One of the last major FCC programming regulations of cable television was the must carry rules. The FCC adopted its regulatory policy regarding cable in order to preserve local broadcast programming by way of protecting local broadcasters. When cable developed as a viable medium, the FCC found that it no longer needed to regulate the number of distant signals that a cable system carried. Studies concluded that the original premises concerning the impact of cable on local programming were groundless. Somehow, in the wake of deregulation, the FCC forgot about the *359 application of its studies to the must carry rules.
Even though supported by a valid governmental interest of ensuring free local broadcast programming, the must carry rules were fatally overbroad from the start. The FCC started out on the right foot in 1958 by not promulgating broad cable regulations and by deciding to review the ‘threat’ of cable on a case by case basis.
The Quincy court did not suggest any alternatives to the must carry rules. In 1965, the FCC dismissed applying the Carroll rationale directly to the substitution of a cable service for local broadcast service. However, the FCC could have applied the Carroll rationale indirectly to petitions by broadcasters who could show that a cable system’s presence would actually eradicate all free local programming in the community. Whether the cable system could provide the local service itself would be irrelevant to the inquiry. However, the chance of total displacement of all free local service in a community by a cable system seems to be slim at best.
The most apparent effect of Quincy is the potential financial gain to both cable operators and cable programmers. The rules were costly to cable systems, especially ‘saturated’ ones. Cable programmers will be able to sell more of their services to more cable systems.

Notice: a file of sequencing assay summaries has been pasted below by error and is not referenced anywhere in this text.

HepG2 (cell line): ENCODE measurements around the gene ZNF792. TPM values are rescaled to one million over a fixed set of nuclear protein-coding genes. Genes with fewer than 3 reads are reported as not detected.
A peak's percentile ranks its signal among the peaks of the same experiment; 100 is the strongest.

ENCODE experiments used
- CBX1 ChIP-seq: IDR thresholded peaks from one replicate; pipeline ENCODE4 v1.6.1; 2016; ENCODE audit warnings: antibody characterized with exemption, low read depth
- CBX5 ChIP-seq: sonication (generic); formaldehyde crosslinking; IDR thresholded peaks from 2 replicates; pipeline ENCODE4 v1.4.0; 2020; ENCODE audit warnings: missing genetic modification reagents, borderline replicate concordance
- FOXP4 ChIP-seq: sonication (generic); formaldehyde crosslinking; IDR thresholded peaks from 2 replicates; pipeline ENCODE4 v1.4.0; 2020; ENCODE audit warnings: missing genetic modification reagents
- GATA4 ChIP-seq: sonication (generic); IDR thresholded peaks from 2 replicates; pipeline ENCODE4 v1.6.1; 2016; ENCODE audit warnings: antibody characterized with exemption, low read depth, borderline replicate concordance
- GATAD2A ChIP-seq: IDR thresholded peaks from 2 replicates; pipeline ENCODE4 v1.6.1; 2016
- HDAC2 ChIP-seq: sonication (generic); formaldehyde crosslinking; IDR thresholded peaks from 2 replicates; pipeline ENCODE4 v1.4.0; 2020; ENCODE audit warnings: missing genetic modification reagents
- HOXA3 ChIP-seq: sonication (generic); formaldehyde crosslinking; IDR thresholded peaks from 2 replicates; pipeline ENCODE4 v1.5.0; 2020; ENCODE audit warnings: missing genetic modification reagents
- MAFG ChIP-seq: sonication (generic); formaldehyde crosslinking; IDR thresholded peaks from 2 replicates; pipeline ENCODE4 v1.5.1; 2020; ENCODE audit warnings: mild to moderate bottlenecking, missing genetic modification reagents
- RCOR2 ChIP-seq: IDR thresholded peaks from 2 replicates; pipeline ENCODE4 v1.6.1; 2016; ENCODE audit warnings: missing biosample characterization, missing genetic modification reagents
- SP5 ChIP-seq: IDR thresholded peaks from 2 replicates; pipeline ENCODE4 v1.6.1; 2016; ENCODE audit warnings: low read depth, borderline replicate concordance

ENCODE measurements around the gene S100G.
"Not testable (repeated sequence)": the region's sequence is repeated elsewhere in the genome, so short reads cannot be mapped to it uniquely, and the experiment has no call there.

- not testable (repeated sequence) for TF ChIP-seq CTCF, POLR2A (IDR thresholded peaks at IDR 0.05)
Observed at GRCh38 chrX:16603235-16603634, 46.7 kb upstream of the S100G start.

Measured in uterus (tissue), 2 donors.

Have the ‘listeners’ really been harmed by guaranteeing that the ‘speakers’ have first amendment rights to carry the programs of their choice? Since television viewers can with relative ease make their own choice whether to watch either cable or broadcast television, the Quincy decision greatly broadens cable operators’ constitutional rights while not substantially affecting those of the viewing public.
FN1. 768 F.2d 1434 (D.C. Cir. 1985), petition for cert. filed sub nom. Nat’l Ass’n of Broadcasters v. Quincy Cable TV, Inc., 54 U.S.L.W. 3229 (U.S. Sept. 23, 1985) (No. 85-502).
FN2. Id. at 1452, 1462-63.
FN4. 391 U.S. 367 (1968).
FN5. 768 F.2d at 1463.
FN6. 258 F.2d 440 (D.C. Cir. 1958).
FN7. Quincy, 768 F.2d at 1438 n.5, 1445, 1447.
FN8. Quincy Cable TV, Inc., 89 F.C.C.2d 1128-29 & n.1 (1982).
FN9. 89 F.C.C.2d at 1128.
FN10. KREM, KHQ-TV, and KXLY-TV, located in Spokane, Washington. 89 F.C.C.2d at 1128 n.1. Spokane is located about 125 miles from Quincy, Washington. Quincy, 768 F.2d at 1446.
FN11. 89 F.C.C.2d at 1128-29.
FN12. That is, programming supplied specifically for cable audiences by cable programmers, such as Turner Broadcasting System. 768 F.2d at 1437 n.1.
FN13. Of the twelve channels, only the four Spokane channels could be received in Quincy without cable, and only then with the aid of a UHF translator station. 768 F.2d at 1446 & n.25.
FN14. Quincy Cable TV, Inc. v. FCC, 730 F.2d 1549, 1550 (1984).
FN15. The must carry rules only impose the obligation on the cable operator once the local broadcast station requests carriage. 47 C.F.R. ss 76.57(a), 76.59(a), 76.61(a) (1980).
FN16. 768 F.2d at 1446-47.
FN17. 89 F.C.C.2d at 1129.
FN18. 730 F.2d at 1550.
FN19. KHQ-TV and KREM. 89 F.C.C.2d at 1129.
FN20. Quincy Cable also argued that the rules violated its fifth amendment rights since they constituted a compensable taking. 768 F.2d at 1447 n.27. The Commission rejected the argument without substantive discussion. 89 F.C.C.2d at 1134.
FN21. 89 F.C.C.2d at 1134-35.
FN22. Id. at 1137.
FN23. 47 C.F.R. s 76.57(a) (1980).
FN24. 89 F.C.C.2d at 1138.
FN25. Id. at 1137.
FN26. 730 F.2d at 1549-51.
FN27. 768 F.2d at 1447.
FN28. Id. at 1445.
FN29. I.e., a twelve channel system being forced to carry the signals of twelve ‘local’ stations, thus precluding any additional ‘cable’ channels. Notice of Proposed Rulemaking in Docket No. 21472–‘Saturated’ Cable Television Systems, 66 F.C.C.2d 710 (1977) [hereinafter cited as Saturated Cable Systems].